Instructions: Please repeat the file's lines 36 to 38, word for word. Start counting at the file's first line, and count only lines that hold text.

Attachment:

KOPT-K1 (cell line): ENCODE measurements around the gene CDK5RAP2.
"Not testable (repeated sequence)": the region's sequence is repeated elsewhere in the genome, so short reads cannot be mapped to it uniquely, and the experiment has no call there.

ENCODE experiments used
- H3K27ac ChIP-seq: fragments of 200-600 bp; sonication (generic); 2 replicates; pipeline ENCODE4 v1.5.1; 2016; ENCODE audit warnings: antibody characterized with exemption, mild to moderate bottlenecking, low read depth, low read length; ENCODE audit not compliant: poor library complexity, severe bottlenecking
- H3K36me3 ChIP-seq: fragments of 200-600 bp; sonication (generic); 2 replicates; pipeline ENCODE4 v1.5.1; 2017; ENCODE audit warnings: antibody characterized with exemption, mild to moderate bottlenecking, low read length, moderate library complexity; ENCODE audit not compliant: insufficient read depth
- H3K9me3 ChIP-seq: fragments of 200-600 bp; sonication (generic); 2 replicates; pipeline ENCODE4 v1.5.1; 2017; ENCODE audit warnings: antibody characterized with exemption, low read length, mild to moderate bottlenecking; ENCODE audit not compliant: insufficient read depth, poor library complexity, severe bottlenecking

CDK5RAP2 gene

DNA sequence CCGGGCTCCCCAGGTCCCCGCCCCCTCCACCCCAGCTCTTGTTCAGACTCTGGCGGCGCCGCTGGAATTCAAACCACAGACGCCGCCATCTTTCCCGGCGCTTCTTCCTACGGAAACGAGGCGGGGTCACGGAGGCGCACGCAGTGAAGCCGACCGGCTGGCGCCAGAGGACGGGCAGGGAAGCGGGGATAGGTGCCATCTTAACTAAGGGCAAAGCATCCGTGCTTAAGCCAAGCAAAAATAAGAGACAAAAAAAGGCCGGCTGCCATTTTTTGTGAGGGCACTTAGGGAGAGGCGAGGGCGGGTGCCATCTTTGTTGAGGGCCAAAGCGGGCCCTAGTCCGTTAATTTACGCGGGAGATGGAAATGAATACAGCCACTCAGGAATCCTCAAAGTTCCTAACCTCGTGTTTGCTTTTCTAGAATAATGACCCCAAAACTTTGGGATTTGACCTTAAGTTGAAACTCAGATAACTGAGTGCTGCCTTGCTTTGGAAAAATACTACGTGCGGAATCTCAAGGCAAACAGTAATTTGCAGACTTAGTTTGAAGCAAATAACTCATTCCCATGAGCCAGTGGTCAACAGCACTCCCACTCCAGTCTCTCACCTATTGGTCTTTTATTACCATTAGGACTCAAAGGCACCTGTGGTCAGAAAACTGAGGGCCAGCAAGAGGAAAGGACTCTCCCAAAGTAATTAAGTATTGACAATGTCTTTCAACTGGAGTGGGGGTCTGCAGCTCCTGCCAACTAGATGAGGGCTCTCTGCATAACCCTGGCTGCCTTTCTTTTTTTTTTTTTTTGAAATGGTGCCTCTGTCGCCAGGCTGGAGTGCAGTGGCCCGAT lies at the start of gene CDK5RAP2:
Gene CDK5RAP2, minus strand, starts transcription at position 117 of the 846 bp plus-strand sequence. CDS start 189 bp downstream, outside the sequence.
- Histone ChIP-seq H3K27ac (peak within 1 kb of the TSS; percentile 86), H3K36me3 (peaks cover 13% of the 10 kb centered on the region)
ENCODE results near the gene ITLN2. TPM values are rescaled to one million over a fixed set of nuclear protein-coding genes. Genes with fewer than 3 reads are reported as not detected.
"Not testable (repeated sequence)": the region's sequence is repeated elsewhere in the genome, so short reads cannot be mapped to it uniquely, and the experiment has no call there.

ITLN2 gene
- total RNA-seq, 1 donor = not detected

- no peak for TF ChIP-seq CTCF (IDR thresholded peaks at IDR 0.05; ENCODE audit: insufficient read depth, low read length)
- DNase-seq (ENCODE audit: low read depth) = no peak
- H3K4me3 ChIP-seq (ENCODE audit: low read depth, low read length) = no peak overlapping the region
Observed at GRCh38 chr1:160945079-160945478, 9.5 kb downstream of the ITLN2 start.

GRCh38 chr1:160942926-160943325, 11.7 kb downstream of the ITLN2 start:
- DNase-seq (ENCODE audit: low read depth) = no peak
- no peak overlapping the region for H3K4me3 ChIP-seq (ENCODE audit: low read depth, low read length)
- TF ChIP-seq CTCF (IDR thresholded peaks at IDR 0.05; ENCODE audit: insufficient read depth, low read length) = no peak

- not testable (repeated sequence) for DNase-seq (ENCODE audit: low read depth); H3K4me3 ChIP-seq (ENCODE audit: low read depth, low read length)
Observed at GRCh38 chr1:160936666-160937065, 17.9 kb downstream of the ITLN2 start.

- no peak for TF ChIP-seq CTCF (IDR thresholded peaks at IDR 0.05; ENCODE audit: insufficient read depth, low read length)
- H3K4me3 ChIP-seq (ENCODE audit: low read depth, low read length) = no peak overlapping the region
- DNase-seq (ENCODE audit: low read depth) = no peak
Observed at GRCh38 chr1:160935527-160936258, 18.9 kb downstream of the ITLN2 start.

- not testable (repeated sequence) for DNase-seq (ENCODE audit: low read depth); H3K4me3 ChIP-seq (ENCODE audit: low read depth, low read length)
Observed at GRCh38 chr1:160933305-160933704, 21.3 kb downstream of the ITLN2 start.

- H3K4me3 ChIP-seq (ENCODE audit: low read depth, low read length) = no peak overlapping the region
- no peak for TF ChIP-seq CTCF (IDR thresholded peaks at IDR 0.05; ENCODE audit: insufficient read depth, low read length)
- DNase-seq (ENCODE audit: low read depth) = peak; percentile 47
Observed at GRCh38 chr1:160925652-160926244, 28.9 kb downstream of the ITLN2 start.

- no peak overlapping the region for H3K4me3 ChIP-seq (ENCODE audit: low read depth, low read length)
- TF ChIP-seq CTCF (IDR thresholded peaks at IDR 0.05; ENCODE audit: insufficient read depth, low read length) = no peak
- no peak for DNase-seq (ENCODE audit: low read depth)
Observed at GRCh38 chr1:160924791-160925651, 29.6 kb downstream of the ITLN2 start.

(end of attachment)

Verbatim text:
- TF ChIP-seq CTCF (IDR thresholded peaks at IDR 0.05; ENCODE audit: insufficient read depth, low read length) = no peak
- no peak for DNase-seq (ENCODE audit: low read depth)
Observed at GRCh38 chr1:160924791-160925651, 29.6 kb downstream of the ITLN2 start.